Millennials Talk About Vision for City
Young professionals are gathering across Milwaukee this week, not only to network, but to also talk about their visions of the city’s future. Organizers of the second annual Young Professionals Week have arranged more than 20 events.
The menu at City Hall consisted of Blue Moon beer and pizza.
Young people dressed in everything from business attire to jeans and t-shirts mingled, as music filled the hallways of the historic building. While some city officials were present, it was clear that this was an event for an up and coming generation of leaders.
“So most times when we do a presentation the first thing everybody tells you to do is put away your cell phones, quiet them. Today during YP Week, we’re young professionals, we’re tech savvy. We’re asking you to do the exact opposite.”
By definition, the Millennial Generation or Generation Y was born during the 1980s and early 1990s. They’ve grown up in a world of cell phones and computers. While their points of reference may differ from those of previous generations, their concerns often mirror their elders. Caitlin O’Brien manages the International Visitor Leadership Program at the International Institute of Wisconsin. She is twenty-two years old.
“What issue isn’t important at this stage? Let’s just start off with gun control, mental health issues, birth control, women’s rights in general. You’ve got gay marriage, and then we’ve got a lot of issues with human trafficking. I’d like to see those get addressed; they’re not meeting my standards of addressing. I’m just the all around type of liberal person I guess,” O’Brien says.
What O’Brien could not address is how she believes she could do a better job.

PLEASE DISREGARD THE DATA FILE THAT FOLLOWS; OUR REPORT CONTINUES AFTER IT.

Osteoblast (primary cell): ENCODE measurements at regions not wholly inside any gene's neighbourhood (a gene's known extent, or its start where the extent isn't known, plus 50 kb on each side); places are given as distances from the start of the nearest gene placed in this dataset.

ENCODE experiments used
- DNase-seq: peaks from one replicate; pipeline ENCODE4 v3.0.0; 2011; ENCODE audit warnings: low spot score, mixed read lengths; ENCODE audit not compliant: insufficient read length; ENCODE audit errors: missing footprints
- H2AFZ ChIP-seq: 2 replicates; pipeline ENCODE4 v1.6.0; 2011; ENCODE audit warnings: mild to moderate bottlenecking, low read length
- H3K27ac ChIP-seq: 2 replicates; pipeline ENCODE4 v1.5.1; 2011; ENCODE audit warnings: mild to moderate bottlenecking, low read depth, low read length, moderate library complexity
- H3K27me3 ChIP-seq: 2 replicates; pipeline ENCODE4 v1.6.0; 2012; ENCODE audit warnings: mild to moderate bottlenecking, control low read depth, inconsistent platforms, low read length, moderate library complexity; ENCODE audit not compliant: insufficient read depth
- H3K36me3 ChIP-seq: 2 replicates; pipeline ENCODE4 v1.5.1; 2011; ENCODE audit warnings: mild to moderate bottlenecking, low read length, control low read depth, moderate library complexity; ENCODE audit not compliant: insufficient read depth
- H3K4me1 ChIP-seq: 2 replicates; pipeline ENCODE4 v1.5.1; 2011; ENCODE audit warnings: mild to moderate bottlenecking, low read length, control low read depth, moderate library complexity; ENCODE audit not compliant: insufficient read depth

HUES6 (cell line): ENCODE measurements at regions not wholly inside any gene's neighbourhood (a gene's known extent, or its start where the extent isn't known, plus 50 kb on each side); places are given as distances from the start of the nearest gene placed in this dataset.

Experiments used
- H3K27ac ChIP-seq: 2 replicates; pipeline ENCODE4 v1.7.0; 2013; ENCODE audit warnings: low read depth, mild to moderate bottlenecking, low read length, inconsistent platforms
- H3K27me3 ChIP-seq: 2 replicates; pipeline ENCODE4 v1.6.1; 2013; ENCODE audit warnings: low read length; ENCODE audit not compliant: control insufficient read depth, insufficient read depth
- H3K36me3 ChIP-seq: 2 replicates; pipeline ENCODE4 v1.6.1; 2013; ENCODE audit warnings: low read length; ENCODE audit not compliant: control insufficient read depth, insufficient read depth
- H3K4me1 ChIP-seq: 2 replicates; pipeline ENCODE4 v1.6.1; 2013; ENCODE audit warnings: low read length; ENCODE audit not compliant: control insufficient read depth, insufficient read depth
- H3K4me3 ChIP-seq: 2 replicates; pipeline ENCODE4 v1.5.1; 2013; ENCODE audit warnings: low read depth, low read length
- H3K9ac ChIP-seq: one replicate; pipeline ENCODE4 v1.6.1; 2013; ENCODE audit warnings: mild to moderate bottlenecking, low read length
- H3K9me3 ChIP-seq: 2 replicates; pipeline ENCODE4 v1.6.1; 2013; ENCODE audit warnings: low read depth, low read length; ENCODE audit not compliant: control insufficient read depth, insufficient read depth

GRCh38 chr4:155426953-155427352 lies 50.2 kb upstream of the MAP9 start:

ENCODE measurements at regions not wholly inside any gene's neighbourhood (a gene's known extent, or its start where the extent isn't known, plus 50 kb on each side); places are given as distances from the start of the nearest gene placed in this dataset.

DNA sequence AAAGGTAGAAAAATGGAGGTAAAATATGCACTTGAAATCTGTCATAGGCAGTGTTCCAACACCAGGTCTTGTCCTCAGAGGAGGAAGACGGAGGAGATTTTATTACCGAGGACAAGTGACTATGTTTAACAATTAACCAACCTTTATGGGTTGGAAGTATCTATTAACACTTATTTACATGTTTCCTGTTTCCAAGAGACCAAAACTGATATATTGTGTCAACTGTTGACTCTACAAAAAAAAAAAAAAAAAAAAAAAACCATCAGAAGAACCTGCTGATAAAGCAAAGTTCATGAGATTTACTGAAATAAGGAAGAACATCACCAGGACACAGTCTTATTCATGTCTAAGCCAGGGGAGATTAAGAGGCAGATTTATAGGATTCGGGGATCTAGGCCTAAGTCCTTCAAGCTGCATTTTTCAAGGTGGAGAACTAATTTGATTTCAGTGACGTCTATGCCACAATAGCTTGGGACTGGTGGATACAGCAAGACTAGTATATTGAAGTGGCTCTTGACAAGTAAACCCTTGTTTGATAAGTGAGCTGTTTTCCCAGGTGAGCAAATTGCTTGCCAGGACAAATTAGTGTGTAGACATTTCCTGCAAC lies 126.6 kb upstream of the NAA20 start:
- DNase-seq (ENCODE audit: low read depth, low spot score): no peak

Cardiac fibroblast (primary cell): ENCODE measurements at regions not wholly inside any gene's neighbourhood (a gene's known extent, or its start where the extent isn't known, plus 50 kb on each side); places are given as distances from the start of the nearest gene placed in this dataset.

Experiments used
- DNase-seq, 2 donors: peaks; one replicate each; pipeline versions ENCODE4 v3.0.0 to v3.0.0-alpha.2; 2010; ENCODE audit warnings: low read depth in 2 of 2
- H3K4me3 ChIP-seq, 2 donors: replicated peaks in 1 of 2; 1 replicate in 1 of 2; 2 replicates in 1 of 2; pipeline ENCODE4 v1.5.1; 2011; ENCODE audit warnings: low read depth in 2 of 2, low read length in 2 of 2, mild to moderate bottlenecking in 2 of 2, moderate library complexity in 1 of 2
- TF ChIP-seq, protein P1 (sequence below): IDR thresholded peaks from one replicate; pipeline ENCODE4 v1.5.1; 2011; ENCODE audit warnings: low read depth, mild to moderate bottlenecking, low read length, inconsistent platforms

“I think I would describe our generation as passionate yet a little disconnected. So everyone chooses something that they’re really into, they’re really passionate about it, they want to fight for it. But a lot of people aren’t sure how, and they don’t know how to go about doing things. Just like you asked how would I start. I don’t know, because I feel like we are not given enough tools. That’s something in the education system, we’re not really taught to just go out and grab it and change things,” O’Brien says.
So, if Gen Y does not feel equipped to lead, will it ever?
O’Brien says of course.
“I don’t think it’s a matter of will we be. I mean whoever was when (they) got passed the torch. So I think it’s just a matter of it will happen,” O’Brien says.
While not every young person is ready to grab the horse by the reins, some are. Twenty-seven-year-old Angela Damiana is executive director of a group called NEWaukee. It’s a networking and civic engagement organization, and the group behind young professional’s week.
“I want Milwaukee to be the Austin or Seattle. I want people to finish school and think, I have to be in Milwaukee, and it’s the place to be. Not only because of the job opportunities that we have here, but because it’s actually a totally awesome city,” Damiana says.
For Damiana, the size of Milwaukee makes it easy to be involved in whatever she’d like, and meet the people who can help her chart a path. She insists Milwaukee is way too humble when it comes to talking about its assets, so one of her goals as leader of NEWaukee is to sell the city.
Mitchell Henke is a 23-year-old software engineer.
He describes the city as headed in the right direction, but not yet where it should be.
“There’s still a lot of just civic issues, transportation or racial divide, things like that. There’s just a lot of core issues that I’d like to see dealt with,” Henke says.
Henke says young Milwaukeeans don’t need to reinvent the wheel, but do need to step up and do more.